Northern Copperhead.

I began herping with him in late August 2017.  Growing up in a suburb of Cleveland, reptile diversity was somewhat lacking.  For as long as I can remember, Ive dreamed of seeing the creatures hidden among the rolling hills of Ohios southern counties.  In 2016, I moved to Athens to study Wildlife Biology and Conservation.  By luck or fate, I found myself in the middle of one of Ohios most herpetologically diverse regions.

A map of the physiogeographic regions of Ohio from Conant's The Reptiles of Ohio.

It is no secret that Roger Conant preferred the Hill Country over any of Ohios other physiogeographic regions.  Eleven of the thirty reptile species he documented there were found nowhere else in the state.  The Hill Country encompasses the southeastern third of Ohio and sits on the Unglaciated Allegheny Plateau at the base of the Appalachian Mountains.  Except for the blue grass region, the Hill Country is the only part of Ohio that was free of ice during the Pleistocene.  When the glaciers receded at the end of the last ice age, their melt waters carved out the labyrinth of ravines and hilltops that define the Hill Country of today.

Black Racer.

Before the arrival of Europeans, 95% of Ohio was covered by huge stands of old-growth forest.  Oaks and hickories cloaked the rolling hills and provided habitat for wolves, bison, elk, black bear, and even wolverine.  By the beginning of the 1900s, the states megafauna would be gone, and the forest would be reduced to 10% of its former grandeur.  The trees were cleared for timber and to allow access to the exposed layers of coal, iron, and oil.  Once these natural resources were fully exploited, industry moved on, and the forests were allowed to regrow.  Remnants of old coal towns and iron districts still stand in isolated pockets of the backwoods, totems to this past age.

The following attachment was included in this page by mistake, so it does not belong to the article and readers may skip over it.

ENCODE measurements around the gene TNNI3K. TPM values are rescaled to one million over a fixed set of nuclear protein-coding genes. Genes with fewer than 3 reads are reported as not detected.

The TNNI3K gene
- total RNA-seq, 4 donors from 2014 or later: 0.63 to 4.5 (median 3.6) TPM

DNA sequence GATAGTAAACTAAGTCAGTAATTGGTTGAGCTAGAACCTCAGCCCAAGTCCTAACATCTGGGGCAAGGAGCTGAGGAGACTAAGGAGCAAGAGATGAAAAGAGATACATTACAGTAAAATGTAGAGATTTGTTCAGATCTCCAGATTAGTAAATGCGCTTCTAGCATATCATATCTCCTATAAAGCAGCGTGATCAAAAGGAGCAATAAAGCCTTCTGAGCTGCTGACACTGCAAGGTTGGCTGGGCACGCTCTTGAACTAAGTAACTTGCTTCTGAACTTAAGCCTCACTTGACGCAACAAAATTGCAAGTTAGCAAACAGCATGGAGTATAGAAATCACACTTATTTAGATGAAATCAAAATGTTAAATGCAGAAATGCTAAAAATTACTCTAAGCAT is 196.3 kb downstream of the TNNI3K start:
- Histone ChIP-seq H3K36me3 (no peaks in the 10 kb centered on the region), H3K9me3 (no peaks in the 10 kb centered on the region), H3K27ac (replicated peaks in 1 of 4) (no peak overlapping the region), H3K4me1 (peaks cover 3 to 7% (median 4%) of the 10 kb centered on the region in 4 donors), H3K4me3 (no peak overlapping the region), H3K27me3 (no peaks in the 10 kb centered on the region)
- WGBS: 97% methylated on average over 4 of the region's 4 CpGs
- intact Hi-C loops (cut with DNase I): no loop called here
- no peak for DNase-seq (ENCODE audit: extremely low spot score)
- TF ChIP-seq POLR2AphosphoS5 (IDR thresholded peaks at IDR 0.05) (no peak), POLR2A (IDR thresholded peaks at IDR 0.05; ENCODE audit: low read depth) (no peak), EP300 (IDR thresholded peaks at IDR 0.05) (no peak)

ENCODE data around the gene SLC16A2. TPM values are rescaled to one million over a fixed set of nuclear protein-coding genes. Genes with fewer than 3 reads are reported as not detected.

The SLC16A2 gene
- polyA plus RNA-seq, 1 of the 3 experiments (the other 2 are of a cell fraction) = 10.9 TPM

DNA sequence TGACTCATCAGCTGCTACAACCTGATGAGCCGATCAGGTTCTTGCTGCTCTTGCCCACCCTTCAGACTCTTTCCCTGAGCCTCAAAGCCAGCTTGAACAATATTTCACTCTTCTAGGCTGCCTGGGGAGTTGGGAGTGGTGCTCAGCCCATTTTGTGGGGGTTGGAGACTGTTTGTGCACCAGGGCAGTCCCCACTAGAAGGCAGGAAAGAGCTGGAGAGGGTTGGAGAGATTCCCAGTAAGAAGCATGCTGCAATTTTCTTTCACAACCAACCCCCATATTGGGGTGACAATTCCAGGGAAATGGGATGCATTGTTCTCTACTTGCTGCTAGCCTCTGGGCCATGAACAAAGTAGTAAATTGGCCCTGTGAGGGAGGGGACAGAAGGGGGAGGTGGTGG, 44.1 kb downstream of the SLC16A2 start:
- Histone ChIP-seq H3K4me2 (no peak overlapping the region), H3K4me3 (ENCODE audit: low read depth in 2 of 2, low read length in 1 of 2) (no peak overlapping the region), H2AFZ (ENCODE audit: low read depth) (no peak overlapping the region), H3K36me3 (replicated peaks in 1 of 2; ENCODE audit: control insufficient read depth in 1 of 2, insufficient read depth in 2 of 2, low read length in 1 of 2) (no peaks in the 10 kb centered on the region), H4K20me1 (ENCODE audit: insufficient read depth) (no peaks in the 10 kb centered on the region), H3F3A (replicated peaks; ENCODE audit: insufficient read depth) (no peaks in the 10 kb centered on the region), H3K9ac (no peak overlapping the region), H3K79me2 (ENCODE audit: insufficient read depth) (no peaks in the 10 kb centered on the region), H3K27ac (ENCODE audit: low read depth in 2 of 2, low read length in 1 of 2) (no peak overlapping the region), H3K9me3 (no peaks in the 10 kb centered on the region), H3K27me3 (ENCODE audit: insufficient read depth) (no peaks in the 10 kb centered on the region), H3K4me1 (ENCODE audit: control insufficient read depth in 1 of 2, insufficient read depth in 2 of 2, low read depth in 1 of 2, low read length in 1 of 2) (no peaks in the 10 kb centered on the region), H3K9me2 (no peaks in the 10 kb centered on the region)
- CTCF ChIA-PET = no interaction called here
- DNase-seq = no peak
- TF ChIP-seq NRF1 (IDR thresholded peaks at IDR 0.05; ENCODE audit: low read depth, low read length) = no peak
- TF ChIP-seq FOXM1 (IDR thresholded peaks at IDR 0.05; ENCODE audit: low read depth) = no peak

Northern Ring-necked Snake.

By the 1930s, second-growth had returned to much of southeastern Ohio.  Conant described the state of the forest in his autobiography, “The charm of the hill country lay largely in the fact it was mostly wild in those days.  Agriculture was confined to some of the valleys, and second growth had re-clothed the hillsides and many other areas to the point where the forest had more or less returned to its original climax stage.”  As much as 70% of the Unglaciated Allegheny Plateau is now forested.  Glacial melt waters washed away most of the areas rich soil, sparing the land from agriculture.  Had the soil been more profitable, the Hill Country would likely be a very different place today.
Despite the disappearance of many of Ohios native fauna during this era of rapid and intense deforestation, there have been no documented extinctions for any of Ohios 47 species of reptile or 40 species of amphibian.  Just how and where these fragile creatures survived is something of a mystery.  Logging took place over many decades, and it is possible species found refuge in small, remaining tracts of habitat, recolonizing the surrounding land once the forest had regrown.  Considering the scale of habitat loss that swept through Ohio in the 1800s, it is remarkable any native herpetofauna survived at all.

Black Ratsnake.

One thing is clear, however, Ohios reptiles and amphibians are no strangers to adverse environmental conditions.  A year (or even a day) in Ohio can fluctuate wildly in temperature and weather conditions.  Winter lasts for nearly half the year, forcing ectothermic species to remain inactive for months on end.  Summer is prime herping season, but with midday temperatures easily reaching 90 degrees Fahrenheit in southern Ohio, most species are forced to seek shelter to avoid overheating or desiccating.